PM Browne Issues Third Letter to Rowley about BAICO/CLICO


Aug 17, 2022

The Gaston Browne-led administration in Antigua and Barbuda has written a third letter to the Keith Rowley administration, telling them that Port-of-Spain is liable to policyholders in St Johns following the collapse of CLICO and BAICO.

The insurance company fell flat in 2009 and policyholders within the sub-region lost the millions of dollars that they had invested.

Browne had reportedly written to Rowley’s administration on two separate occasions but Rowley said he never received that communication.

“We did write to the Prime Minister of Trinidad and Tobago again, for the third time. I will also provide irrefutable evidence to confirm that his office received my previous mail. So, the idea that they had not received it is a lie,” Browne said this week.

Prime Minister Browne is also standing by a decision to take legal action against the twin island republic to pay the balance of the monies it pledged to settle investors’ payments.

Back in 2009, BAICO and CLICO were among the companies owned by Trinidad-based CL Financial Group which collapsed. After that downfall, the government there pledge US$100 million alongside other regional governments as a means of bailout.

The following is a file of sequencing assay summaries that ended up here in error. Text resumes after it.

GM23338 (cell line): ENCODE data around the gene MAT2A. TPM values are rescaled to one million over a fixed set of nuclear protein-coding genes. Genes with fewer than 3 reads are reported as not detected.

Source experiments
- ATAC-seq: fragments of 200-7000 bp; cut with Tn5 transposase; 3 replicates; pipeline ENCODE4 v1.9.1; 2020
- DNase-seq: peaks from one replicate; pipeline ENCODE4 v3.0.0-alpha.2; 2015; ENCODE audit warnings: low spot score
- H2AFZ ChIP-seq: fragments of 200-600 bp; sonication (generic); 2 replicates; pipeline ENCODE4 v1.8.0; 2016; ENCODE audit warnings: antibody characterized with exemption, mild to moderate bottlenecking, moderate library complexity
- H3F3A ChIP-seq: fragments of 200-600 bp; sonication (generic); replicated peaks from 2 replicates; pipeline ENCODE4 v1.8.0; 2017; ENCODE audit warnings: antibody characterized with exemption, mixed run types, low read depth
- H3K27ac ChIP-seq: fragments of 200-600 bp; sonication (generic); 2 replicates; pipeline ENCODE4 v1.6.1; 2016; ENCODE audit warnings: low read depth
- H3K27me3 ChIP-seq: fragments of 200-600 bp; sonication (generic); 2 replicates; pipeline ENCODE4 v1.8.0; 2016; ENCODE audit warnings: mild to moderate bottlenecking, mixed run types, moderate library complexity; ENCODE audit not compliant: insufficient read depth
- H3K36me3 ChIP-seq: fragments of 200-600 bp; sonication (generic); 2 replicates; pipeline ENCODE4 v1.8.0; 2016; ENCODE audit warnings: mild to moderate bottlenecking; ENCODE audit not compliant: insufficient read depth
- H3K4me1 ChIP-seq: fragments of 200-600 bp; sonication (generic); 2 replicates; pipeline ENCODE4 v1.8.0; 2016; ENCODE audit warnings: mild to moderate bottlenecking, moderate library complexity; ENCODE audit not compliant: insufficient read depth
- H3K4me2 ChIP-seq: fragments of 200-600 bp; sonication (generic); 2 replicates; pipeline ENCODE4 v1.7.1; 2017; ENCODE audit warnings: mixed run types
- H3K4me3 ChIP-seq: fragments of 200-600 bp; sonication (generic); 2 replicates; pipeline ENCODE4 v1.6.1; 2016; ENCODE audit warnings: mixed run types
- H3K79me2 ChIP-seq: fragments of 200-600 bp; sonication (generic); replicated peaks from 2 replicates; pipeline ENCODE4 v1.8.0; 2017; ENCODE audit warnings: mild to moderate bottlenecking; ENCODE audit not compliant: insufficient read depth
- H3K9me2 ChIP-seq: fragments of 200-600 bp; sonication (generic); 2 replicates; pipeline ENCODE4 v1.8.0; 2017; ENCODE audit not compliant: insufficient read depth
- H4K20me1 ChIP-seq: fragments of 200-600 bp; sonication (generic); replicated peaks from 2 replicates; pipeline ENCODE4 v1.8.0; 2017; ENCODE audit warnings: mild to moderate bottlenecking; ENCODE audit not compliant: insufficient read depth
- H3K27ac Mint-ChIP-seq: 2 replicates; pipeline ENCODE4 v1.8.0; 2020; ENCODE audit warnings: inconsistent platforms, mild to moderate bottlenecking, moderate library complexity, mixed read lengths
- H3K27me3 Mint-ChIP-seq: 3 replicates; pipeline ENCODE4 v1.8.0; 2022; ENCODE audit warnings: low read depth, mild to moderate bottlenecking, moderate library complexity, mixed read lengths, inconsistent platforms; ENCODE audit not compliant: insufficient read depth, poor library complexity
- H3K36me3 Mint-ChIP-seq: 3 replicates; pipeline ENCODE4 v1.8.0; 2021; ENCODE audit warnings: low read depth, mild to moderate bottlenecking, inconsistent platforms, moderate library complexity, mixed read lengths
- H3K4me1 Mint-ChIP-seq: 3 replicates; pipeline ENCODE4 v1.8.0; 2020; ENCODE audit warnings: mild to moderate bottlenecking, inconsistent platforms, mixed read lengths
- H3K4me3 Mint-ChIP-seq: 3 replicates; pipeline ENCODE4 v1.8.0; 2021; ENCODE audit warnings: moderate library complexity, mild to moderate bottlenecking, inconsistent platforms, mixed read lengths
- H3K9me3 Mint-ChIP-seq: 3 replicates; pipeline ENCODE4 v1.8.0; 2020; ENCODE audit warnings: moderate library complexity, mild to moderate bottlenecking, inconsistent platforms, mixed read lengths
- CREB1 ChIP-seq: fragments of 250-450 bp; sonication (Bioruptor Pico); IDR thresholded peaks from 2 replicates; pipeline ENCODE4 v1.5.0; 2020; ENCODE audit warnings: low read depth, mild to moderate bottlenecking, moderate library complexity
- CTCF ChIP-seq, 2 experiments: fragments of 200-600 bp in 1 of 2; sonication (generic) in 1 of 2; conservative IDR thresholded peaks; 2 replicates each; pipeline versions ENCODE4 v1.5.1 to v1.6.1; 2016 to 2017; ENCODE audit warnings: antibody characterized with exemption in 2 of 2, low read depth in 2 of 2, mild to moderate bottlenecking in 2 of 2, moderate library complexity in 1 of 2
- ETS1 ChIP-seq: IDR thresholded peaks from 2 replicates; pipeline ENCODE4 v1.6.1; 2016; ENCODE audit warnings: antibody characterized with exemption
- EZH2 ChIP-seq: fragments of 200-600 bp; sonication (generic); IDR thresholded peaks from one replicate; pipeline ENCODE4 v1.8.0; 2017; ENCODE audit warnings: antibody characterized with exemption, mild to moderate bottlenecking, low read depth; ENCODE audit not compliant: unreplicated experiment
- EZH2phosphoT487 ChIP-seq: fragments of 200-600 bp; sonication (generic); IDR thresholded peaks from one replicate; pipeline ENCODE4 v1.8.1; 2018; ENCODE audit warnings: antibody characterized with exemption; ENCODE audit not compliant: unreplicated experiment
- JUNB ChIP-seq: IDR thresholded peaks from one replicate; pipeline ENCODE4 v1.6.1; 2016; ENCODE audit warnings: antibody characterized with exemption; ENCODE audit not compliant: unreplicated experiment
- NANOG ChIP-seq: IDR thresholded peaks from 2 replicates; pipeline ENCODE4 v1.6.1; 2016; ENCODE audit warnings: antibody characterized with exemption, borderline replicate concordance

However, Browne said only 60% were fulfilled, making it fundamentally clear that he will go as far as the Caribbean Court of Justice to seek redress.

According to Prime Minister Browne, about 60 percent of that pledge has yet to be fulfilled by the government of Trinidad and Tobago, saying that his intention to take legal action is nothing personal.

“It’s not because I have an issue with Keith Rowley. Keith and I have good relations but Keith must get his government to pay. And if he refuses to pay, Antigua and Barbuda will lead a case on behalf of the OECS policyholders to take Trinidad and Tobago to the CCJ and get them to pay,” Browne said.

Adding, “because the assets of CLICO/BAICO in Trinidad and Tobago, they held unto these assets and paid their citizens.

Rowley had said that he is not perturbed by the threat, claiming that his government has no legal obligation to pay these monies.

Antigua and Barbuda